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I've waited long enough to see how well the Fixitif product worked on the shells... I really like how it didn't much affect the original color. The color is nearly the same as the original. I tried rubbing the shell on my white t-shirt and nothing rubbed off... Success... Now I just need to design the necklace

Sharon in Iowa
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  #86  
Old 2015-06-29, 7:12pm
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Thanks for the update, Sharon.
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  #87  
Old 2015-08-22, 1:41am
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I never did get my supplies for the solution

But now, the DH says he doesn't want me doing it in the house, that the acid is evaporating therefor going into the air, thoughts, I mean sure it does but... ??
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  #88  
Old 2015-08-25, 12:10am
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Tupperware has containers that have lids.

If I were doing this at home I would be pouring it back into bottles of some kind after each run.

Fur kids, dust and creepy crawlies get into anything that is not specifically put away on purpose.

My friend puts her acid etching bath on top of the clothes dryer while drying a load of clothes to get a constant gentle agitation. I think it would probably help with electroforming.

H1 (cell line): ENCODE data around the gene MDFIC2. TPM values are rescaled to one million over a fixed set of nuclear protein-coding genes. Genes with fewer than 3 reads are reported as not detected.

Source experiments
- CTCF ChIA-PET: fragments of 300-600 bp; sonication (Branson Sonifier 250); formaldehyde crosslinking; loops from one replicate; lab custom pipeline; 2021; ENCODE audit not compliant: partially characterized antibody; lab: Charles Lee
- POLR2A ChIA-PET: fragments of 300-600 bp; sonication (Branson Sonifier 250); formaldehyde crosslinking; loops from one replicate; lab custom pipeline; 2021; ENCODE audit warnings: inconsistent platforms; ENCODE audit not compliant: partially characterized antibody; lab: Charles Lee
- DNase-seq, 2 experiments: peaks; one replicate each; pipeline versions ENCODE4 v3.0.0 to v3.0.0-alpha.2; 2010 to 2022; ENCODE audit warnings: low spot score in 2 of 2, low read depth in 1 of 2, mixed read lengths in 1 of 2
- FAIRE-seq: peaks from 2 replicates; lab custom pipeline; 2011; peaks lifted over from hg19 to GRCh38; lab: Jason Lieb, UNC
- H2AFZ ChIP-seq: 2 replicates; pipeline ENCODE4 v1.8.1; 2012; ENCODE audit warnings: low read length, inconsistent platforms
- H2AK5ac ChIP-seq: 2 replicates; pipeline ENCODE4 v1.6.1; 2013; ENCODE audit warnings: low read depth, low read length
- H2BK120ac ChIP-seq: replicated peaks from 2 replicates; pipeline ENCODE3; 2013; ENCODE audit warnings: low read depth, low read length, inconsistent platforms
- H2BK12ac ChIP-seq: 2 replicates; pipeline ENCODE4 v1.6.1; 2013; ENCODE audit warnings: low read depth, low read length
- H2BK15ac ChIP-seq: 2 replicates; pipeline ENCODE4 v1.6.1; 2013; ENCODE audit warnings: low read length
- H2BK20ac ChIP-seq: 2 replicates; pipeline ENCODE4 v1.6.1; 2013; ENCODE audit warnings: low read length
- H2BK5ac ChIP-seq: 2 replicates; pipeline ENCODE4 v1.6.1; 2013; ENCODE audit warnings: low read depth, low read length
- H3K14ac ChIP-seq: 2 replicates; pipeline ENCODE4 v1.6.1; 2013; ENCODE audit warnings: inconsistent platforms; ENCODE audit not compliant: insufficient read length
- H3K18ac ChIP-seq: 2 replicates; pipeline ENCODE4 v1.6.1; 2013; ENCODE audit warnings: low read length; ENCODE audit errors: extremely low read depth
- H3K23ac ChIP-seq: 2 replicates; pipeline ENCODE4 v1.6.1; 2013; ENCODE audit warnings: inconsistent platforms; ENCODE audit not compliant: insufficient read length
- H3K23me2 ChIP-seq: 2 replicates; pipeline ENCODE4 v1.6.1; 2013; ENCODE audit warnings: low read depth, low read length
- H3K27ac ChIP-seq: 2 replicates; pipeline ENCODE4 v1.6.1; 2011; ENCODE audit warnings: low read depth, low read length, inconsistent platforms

Does Wikipedia have anything to day about off gassing of the chemicals involved? Most acids lose H2O but little else unless they specifically state "Use only under a fume hood" in the warning labels.
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Last edited by Speedslug; 2015-08-30 at 12:24am.
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  #89  
Old 2015-08-29, 9:26pm
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Quote:
Originally Posted by ItsMeSB View Post
Does anyone have experience using copper powder vs. graphite?

Sharon in Iowa
I tried a copper powder, problem is finding a good carrier for it that doesn't seal it, or wash away and is easy to apply

************************************************** ***************
Here is some additional information on etching, the reversed process of electroforming however the solution (less brightner) and disposal are the same.
http://www.nontoxicprint.com/electroetching.htm
The original posters "recipe" is a very weak solution of about 100 grams per liter
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  #90  
Old 2015-08-30, 6:01pm
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Couldn't it be used the same way I used graphite powder? I mixed GP with floor wax and painted it onto shells and they plated fine. Couldn't the copper powder be used in a similar way? The liquid floor wax didn't interfere with the conductivity as far as I can see... I liked how thin I could make the "paint" which allowed a lot of detail to show through, but a couple of coats were needed...

Thanks for the electroetching info... I've seen some info on this and was happy to find another use for the power supply.

Will copper sulfate solution work with brass electroetching as well as copper? Also you mention "100 grams per liter"... Is that 100g of copper sulfate?

Sharon in Iowa